Goals of treatment for patients with metastatic breast cancer

Semin Oncol. 2006 Feb;33(1 Suppl 2):S2-5. doi: 10.1053/j.seminoncol.2005.07.030.

Abstract

The key goal in the treatment of metastatic breast cancer is to prolong survival, with an emphasis on restricting treatment-related toxicity as much as possible. Despite the plethora of treatment modalities available in metastatic breast cancer, significant survival differences are relatively uncommon. Symptom relief and quality of life are other important, clinically validated measurement instruments. Symptom relief in particular is not used as widely used as it could be, in contrast to lung cancer where it has been proven clinically informative. Finally, time to disease progression is an increasingly used primary endpoint in comparing treatments for metastatic breast cancer; this measure includes both patients who achieve an objective response, and those whose disease may be stabilized with treatment.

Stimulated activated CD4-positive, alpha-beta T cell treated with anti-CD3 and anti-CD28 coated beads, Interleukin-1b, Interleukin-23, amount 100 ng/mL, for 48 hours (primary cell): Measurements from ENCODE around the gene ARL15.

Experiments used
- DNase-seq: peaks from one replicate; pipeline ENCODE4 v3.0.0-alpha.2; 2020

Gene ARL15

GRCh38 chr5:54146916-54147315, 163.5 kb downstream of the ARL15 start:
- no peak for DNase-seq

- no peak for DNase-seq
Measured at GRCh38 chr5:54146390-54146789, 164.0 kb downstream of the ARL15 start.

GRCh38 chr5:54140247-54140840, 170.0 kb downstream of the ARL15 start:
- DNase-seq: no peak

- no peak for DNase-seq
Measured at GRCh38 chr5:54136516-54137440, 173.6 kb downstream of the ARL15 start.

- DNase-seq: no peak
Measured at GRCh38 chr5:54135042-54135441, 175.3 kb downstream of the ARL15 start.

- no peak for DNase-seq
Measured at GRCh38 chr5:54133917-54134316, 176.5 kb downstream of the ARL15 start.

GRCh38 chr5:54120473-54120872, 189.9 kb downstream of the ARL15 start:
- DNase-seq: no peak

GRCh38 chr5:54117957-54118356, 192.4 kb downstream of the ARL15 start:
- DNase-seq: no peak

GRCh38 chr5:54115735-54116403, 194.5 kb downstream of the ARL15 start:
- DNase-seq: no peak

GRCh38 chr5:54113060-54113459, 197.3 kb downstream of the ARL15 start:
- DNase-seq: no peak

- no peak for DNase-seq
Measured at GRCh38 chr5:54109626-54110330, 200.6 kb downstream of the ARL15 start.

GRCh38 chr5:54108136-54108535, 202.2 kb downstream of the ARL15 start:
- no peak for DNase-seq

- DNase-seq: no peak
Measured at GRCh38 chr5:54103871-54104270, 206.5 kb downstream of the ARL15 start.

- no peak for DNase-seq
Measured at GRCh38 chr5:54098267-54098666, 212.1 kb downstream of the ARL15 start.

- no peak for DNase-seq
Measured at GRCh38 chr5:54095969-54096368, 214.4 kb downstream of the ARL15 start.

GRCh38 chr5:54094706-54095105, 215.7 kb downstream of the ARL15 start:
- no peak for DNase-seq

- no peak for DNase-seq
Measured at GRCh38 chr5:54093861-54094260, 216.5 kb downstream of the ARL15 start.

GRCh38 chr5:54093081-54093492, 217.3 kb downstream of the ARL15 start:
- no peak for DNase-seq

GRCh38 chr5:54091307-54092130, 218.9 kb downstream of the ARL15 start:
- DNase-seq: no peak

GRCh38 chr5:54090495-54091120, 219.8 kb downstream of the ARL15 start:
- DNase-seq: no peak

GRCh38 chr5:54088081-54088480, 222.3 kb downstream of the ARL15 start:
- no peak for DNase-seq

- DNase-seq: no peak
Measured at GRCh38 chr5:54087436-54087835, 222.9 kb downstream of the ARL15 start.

Publication types

  • Review

MeSH terms

  • Antineoplastic Combined Chemotherapy Protocols / therapeutic use*
  • Breast Neoplasms / drug therapy*
  • Breast Neoplasms / pathology*
  • Disease Progression
  • Endpoint Determination
  • Female
  • Humans
  • Neoplasm Metastasis*
  • Palliative Care*
  • Quality of Life
  • Survival